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Constructors in Python (__init vs __new__)

pila profile image Pila louis ・2 min read

Most object-oriented programming languages such as Java, C++, C#..etc have the concept of a constructor, a special method that creates and initializes the object when it is created. Python is a little different; it has a constructor and an initializer. The constructor function is rarely used unless you're doing something exotic. So, we'll start our discussion with the initialization method. 

The assumption in this article is that you already know the basics of classes and objects in python. 

The constructor function in python is called __new__ and __init__ is the initializer function.

Quoting the python documentation, __new__ is used when you need to control the creation of a new instance while __init__ is used when you need to control the initialization of a new instance.

__new__ is the first step of instance creation. It's called first and is responsible for returning a new instance of your class.

In contrast, __init__ doesn't return anything; it's only responsible for initializing the instance after it's been created. In general, you shouldn't need to override __new__unless you're subclassing an immutable type like str, int, Unicode, or tuple.

NOTE: 
Never name a function of your own with leading and trailing double underscores. It may mean nothing to Python, but there's always the possibility that the designers of Python will add a function that has a special purpose with that name in the future, and when they do, your code will break.

Example 1: Using __init__

class Point:

    def __init__(self, data):
        self.num = data

    def print_num(self):
        print(self.num)



obj = Point(100)

obj.print_num()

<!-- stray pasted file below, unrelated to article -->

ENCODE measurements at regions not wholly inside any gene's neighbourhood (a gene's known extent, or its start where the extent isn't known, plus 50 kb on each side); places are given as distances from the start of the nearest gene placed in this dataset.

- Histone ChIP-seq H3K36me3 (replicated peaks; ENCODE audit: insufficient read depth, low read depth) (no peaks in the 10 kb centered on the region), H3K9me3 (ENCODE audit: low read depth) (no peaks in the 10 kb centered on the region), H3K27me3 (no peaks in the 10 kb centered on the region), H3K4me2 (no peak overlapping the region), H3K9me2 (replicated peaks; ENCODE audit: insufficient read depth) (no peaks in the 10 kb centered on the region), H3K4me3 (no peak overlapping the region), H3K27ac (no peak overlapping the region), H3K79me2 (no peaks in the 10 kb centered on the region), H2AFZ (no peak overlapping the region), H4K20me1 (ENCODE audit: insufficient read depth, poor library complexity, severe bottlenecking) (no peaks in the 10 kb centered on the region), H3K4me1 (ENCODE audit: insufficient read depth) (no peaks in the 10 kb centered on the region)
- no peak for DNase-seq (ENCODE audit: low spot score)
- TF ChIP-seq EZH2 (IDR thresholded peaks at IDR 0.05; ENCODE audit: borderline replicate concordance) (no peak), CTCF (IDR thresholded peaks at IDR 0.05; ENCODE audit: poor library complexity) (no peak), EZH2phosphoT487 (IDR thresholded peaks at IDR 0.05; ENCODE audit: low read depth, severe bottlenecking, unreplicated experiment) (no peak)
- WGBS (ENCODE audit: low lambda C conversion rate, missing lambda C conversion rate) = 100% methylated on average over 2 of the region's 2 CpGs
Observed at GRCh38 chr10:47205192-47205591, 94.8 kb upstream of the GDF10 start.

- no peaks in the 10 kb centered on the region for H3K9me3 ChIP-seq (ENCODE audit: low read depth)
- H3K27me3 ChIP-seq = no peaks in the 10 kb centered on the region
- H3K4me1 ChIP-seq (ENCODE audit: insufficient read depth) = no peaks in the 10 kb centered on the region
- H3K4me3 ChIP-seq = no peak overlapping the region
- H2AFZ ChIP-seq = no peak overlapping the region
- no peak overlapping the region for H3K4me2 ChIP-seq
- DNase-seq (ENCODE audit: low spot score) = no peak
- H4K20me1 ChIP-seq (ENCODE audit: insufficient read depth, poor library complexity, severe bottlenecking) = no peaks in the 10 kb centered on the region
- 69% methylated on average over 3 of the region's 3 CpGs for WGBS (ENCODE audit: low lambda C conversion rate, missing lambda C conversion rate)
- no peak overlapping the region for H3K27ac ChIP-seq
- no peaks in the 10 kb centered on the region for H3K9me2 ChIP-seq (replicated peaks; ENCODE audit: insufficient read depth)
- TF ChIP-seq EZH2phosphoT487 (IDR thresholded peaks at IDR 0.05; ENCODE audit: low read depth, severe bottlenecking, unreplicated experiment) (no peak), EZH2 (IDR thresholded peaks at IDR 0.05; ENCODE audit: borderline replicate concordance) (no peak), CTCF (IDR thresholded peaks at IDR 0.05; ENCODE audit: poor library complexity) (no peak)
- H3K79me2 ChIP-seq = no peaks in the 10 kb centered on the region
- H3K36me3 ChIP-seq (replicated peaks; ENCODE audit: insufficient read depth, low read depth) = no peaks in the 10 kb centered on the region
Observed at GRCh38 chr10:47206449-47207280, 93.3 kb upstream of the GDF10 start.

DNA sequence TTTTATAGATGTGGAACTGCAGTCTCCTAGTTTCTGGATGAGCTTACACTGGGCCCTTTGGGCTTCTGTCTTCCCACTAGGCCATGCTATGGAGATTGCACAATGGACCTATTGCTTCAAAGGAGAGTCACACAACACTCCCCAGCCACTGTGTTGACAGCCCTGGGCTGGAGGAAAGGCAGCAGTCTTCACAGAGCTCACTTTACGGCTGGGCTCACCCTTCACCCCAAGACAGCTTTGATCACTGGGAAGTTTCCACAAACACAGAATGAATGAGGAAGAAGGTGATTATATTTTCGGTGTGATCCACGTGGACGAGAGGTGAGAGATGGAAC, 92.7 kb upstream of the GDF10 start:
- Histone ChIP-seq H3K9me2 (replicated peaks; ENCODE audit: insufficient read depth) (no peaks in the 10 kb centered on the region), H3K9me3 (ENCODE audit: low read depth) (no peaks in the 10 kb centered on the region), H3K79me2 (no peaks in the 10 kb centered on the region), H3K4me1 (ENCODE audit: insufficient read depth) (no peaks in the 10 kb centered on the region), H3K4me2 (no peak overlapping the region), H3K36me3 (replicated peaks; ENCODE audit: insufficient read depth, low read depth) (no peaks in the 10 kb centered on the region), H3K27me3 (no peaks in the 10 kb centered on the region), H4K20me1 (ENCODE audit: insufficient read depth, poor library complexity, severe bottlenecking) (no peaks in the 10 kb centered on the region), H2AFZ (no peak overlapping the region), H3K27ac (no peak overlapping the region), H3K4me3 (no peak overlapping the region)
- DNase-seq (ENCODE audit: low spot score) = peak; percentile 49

Output:

100

Note: The self parameter is a reference to the current instance of the class and is used to access variables that belong to the class.

Example 2:

class Person:

    def __new__(cls):
        return object.__new__(cls)

    def __init__(self):
        self.instance_method()

    def instance_method(self):
        print('success!')

personObj = Person()

Notice that __init__ receives the argument self, while __new__ receives the class (cls). Since self is a reference to the instance, this should tell you quite evidently that the instance is already created by the time __init__ gets called, since it gets passed the instance. It's also possible to call instance methods precisely because the instance has already been created.

Thank you for reading. 😄
END!!!

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Pila louis

@pila

Full-stack software engineer with over 3years of industrial experience. I work well in a fast-paced environment. I am able to rise up to whatever it takes to make an impact in a new environment.

Discussion

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I've never seen

def __new__(cls):
    return object.__new__(cls)

Usually, they use

return super(class_name, cls).__new__(cls, *args, **kwargs)

I like your version more.